I found this one through a Google search. Interestingly, the two points that don't seem to fit in line with the others, South Africa and Israel, were left out of the graph we saw in class, I guess my professor gave them the Ancel Keys treatment... but that's not the point here. At first glance, this looks like a pretty strong relationship. The more fat a nation eats, the higher its rate of death from breast cancer. And even though this is just a correlation, meaning no cause and effect can be determined, it certainly piqued my interest. I'm always very skeptical any time a study blames fat for anything; I find it impossible not to be after reading Good Calories, Bad Calories. And I began to wonder, what else could possibly account for this correlation? And that's when it clicked. Sunlight.
If you look closely at the graph, the countries that consume less fat and have less mortality from breast cancer tend to be warmer climates, while the ones that consume more fat and have more mortality from breast cancer are colder climates. Knowing that vitamin D (from sunshine) seems to have strong anti-cancer properties, of course the countries that get more sun would have less mortality from breast cancer. If you're interested, watch Dr. Mercola's lecture on vitamin D, I don't want to get into the details here. So I decided to plot this information in an excel graph. I estimated the degrees of latitude from the equator for each country, and plotted that against breast cancer mortality rates. Here's what I came out with...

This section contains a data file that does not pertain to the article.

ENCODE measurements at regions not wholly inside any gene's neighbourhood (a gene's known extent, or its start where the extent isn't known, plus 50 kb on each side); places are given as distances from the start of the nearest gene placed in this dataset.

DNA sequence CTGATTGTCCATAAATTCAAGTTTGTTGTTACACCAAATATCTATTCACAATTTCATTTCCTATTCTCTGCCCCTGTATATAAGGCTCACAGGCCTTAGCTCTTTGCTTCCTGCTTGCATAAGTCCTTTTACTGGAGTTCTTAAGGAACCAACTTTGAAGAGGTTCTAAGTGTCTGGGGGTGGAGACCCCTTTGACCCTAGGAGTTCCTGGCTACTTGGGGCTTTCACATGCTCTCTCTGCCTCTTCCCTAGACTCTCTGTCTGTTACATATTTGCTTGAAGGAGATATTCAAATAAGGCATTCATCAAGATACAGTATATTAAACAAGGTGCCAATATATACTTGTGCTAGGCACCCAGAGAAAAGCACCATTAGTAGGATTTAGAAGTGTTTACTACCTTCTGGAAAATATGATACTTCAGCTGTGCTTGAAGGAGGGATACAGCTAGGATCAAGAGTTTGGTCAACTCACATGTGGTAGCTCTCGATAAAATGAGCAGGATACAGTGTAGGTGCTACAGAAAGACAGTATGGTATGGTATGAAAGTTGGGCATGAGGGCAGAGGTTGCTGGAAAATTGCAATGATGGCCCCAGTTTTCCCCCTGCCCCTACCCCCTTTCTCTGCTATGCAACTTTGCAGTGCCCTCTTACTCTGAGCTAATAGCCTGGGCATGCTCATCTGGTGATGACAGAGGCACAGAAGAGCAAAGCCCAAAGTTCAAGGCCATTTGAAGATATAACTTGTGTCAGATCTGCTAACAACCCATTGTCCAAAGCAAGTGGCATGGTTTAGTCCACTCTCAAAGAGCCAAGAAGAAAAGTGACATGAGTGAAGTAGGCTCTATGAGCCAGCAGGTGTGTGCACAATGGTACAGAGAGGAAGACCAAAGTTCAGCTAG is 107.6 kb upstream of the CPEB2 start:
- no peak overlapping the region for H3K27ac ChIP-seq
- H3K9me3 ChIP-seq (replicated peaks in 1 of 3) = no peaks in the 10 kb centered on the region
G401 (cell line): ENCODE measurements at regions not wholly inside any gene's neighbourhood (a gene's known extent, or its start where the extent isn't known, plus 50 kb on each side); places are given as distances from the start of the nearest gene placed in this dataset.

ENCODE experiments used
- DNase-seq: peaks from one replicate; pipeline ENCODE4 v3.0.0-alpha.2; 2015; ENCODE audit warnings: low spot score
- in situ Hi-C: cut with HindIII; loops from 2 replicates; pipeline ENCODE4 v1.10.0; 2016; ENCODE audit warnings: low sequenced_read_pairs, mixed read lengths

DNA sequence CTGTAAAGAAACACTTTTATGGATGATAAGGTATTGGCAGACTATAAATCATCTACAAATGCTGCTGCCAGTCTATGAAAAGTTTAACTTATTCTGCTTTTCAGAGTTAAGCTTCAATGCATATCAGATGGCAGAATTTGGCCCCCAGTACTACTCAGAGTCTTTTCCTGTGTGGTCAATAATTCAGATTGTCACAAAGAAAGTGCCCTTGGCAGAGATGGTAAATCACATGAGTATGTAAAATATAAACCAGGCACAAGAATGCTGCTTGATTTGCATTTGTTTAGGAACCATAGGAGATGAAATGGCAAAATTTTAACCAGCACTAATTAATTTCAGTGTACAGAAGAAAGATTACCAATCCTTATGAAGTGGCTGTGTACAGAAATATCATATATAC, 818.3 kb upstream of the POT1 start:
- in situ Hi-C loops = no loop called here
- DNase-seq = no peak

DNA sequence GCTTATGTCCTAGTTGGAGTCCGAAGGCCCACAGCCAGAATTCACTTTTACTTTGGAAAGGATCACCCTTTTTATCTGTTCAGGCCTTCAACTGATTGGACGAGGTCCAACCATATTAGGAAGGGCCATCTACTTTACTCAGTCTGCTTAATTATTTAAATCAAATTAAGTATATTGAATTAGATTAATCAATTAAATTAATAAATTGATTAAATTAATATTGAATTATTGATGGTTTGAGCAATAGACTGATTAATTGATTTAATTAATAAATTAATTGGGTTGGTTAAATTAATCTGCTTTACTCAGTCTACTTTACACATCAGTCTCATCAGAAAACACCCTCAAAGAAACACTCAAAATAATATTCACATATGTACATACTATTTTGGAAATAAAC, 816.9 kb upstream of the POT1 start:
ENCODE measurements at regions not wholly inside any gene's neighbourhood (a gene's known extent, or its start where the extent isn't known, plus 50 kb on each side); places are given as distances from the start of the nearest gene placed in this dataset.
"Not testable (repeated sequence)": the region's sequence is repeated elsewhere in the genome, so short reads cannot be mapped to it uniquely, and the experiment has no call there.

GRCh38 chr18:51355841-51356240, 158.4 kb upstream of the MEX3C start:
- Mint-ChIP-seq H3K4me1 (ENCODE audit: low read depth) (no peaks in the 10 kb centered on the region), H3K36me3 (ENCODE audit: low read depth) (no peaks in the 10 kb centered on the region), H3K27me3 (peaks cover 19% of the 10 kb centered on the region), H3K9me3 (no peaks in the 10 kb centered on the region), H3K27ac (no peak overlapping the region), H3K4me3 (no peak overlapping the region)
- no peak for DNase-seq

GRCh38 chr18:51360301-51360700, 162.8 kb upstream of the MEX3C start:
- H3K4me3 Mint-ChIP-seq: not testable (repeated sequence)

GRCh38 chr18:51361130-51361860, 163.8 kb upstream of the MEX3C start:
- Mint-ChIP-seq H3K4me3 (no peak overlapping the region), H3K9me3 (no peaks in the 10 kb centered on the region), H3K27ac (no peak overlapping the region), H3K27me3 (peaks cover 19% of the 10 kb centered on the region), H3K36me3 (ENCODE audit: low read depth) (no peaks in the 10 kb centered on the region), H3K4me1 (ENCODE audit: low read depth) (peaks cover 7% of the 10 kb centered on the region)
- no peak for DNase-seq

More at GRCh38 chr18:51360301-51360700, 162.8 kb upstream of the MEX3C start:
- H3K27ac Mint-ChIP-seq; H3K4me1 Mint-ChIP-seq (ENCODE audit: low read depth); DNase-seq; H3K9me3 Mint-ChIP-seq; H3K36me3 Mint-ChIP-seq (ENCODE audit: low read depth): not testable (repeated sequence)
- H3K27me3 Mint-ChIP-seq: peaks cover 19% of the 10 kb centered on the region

That's what is called a confounding factor. Not quite as neat of a correlation as the dietary fat graph, but there's clearly an association there. So what does all this mean? Does it mean vitamin D is the problem, not dietary fat? I'd put my money on vitamin D deficiency playing a larger role in the deaths from breast cancer than dietary fat intake. Actually, I'd argue against the very notion of lumping all types of fat into one group like this, doesn't make sense... but that's a topic for another day. From an objective standpoint, you can't infer much of anything this data. In observational studies like these, there are so many uncontrolled factors involved that you can't determine any cause and effect at all. Here's a few other confounding factors that could be at play here...
- People who eat less fat tend to eat more vegetables.
- People in warmer climates are able to grow vegetables for a longer part of the year, so are more likely to eat them.
- People in cooler climates tend to eat more refined grains.
- People in warmer climates are more likely to get more physical activity.
What these observational studies are actually good for, however, is to form hypotheses that can be tested in more controlled trials. It's been done in rats, and quite poorly I might add... we'll discuss that in part 2 of this series.